Methods of protecting soldiers from harm have generally been developed according to the type of weaponry they face. When people fought with swords and pikes, for example, soldiers wore armor and carried shields made of metal or stiffened leather. Once firearms came into use, soldiers stopped wearing armor; it wasn’t very effective against bullets or musket balls, and its weight slowed soldiers down. In the American Civil War, most soldiers were unprotected—even by helmets—from bullets or shell fragments. Defensive technology had not yet caught up with available weapons (Bocetta, 2017).
By World War I, things hadn’t improved much. Only after the first two years of war did the nations involved begin to provide helmets for soldiers in the trenches (Vlahos, 2013). World War II brought better helmets and the use of flak jackets, which were reinforced to block shell fragments from high explosives. Soldiers continued to wear flak jackets and helmets in both Korea and Vietnam.
Today’s armor has been carefully engineered to protect against the most modern weapons. Soldiers now have high-tech body armor available made out of synthetic materials like Kevlar. Even though these materials are lighter than the steel used in medieval armor, the full body armor of a U.S. soldier today still weighs nearly 40 pounds (Vlahos, 2013).
The U.S. military continues innovating to find technology that keeps our soldiers as safe as possible. Some of the incredible inventions they’ve created include a prototype of a wearable exoskeleton with which soldiers can be outfitted in dangerous situations. In fact, the Pentagon actually runs a department of some incredible innovations specifically to develop new defensive technology—DARPA, or the Defense Advanced Research Projects Agency (Upbin, 2014).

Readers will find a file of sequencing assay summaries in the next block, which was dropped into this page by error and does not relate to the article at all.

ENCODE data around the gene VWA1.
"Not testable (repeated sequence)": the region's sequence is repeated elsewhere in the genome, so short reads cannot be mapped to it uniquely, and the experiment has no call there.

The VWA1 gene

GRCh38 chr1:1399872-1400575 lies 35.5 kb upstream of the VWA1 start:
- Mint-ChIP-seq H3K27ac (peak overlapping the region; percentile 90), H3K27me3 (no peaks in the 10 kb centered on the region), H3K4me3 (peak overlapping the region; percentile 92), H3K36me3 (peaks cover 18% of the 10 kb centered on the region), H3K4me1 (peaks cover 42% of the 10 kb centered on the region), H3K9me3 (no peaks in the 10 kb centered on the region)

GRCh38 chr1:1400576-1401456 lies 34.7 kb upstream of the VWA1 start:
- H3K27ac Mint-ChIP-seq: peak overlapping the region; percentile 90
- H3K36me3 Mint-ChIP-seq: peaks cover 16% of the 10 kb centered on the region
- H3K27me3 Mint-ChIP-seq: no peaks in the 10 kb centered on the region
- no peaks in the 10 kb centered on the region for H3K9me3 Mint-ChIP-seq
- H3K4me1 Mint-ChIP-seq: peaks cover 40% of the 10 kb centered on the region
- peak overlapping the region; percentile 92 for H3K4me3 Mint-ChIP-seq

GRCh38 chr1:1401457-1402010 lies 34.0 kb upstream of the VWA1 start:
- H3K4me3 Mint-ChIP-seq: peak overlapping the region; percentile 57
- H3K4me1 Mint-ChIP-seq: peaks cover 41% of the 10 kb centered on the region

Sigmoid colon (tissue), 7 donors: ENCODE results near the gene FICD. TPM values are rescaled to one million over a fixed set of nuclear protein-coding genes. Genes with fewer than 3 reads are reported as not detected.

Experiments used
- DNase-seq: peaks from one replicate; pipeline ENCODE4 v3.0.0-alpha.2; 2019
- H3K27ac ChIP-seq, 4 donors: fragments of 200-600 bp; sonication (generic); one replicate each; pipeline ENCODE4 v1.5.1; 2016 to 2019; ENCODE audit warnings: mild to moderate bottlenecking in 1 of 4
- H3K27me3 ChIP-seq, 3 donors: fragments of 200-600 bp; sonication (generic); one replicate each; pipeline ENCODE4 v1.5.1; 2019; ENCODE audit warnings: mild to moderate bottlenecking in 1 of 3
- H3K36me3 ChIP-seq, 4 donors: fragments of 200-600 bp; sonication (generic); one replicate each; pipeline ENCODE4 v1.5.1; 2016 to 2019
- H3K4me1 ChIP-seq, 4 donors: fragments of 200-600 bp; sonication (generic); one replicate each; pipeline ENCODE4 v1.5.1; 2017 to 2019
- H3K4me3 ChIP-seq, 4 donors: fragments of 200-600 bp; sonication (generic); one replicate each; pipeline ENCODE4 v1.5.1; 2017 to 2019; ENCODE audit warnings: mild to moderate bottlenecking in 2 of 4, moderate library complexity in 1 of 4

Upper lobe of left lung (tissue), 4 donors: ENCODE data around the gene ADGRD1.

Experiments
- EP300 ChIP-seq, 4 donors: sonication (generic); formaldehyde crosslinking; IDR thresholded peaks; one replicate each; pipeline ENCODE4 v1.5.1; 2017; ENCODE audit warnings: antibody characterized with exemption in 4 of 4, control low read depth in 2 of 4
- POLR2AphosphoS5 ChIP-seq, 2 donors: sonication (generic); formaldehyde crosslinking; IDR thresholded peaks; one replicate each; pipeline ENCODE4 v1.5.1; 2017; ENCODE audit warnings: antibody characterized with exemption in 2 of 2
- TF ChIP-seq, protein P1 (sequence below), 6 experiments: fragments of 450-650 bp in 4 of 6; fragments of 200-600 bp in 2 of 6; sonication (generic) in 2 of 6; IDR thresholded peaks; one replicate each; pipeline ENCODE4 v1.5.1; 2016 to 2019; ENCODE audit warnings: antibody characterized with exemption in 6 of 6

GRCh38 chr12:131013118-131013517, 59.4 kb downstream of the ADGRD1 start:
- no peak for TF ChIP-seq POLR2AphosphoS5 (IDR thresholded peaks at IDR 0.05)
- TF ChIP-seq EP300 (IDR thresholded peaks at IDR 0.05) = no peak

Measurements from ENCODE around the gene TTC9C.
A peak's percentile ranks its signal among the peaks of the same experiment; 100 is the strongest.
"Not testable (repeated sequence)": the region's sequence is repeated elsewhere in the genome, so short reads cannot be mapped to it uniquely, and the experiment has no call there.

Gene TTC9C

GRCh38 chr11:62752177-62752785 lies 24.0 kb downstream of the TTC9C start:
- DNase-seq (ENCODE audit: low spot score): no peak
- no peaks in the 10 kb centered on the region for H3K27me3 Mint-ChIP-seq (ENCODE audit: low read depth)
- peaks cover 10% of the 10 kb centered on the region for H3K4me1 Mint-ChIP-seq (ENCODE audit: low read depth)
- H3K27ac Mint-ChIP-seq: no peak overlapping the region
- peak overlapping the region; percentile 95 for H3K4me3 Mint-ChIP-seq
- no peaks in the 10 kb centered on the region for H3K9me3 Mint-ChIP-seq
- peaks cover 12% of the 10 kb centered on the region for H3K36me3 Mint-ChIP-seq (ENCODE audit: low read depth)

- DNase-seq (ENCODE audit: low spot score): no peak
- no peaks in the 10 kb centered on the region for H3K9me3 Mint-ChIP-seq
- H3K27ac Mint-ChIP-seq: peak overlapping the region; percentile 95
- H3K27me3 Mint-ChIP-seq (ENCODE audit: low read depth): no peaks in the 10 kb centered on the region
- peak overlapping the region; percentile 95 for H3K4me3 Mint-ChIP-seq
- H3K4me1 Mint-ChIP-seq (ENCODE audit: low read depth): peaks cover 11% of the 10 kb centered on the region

Of course, countries also work to defend territory with large-scale defenses, which also evolve alongside the available weapons technology. An example of defensive technology on a large scale can be found in the U.S. missile defense system.
First conceived during the early days of the Cold War in the 1950s, the missile defense system is intended to detect enemy missiles and intercept them with another missile. This would not only prevent the missile from striking U.S. territory (or that of an ally), but also give leaders time to pursue diplomacy and avoid war. Since its initial development, the missile defense system has evolved with advancements in missile and tracking technology.
The development of new defense technology gives us the opportunity to keep American soldiers safe and the potential to de-escalate or minimize damage. Foreign enemies will continue to advance their offensive weapons and other military technology, which requires continual research and innovation. As these new technologies roll out, there are many questions we can consider as we think about application. What does it mean to fight a war remotely? How can we adapt these tools to defend our country and allies? Remote technologies and advanced monitoring systems may make us feel like our defenses are secure, but as we’re learning, a strong defense system must constantly keep up with the newest technology.
Bocetta, Sam. (2017, October 2). The History of Body Armor, from Medieval Times to Today. Small Wars Journal. www.smallwarsjournal.com/jrnl/art/the-history-of-body-armor-from-medieval-times-to-today
Upbin, Bruce. (2014, October 29). First Look at a Darpa-Funded Exoskeleton for Super Soldiers. Forbes. www.forbes.com/sites/bruceupbin/2014/10/29/first-look-at-a-darpa-funded-exoskeleton-for-super-soldiers/#1cb5afab62a0
Vlahos, Michael. (2013, April 30). Could Body Armor Have Saved Millions in World War I?. The Atlantic. www.theatlantic.com/international/archive/2013/04/could-body-armor-have-saved-millions-in-world-war-i/275417
Source: Strategic Education, Inc. 2020. Learn from the Past, Prepare for the Future.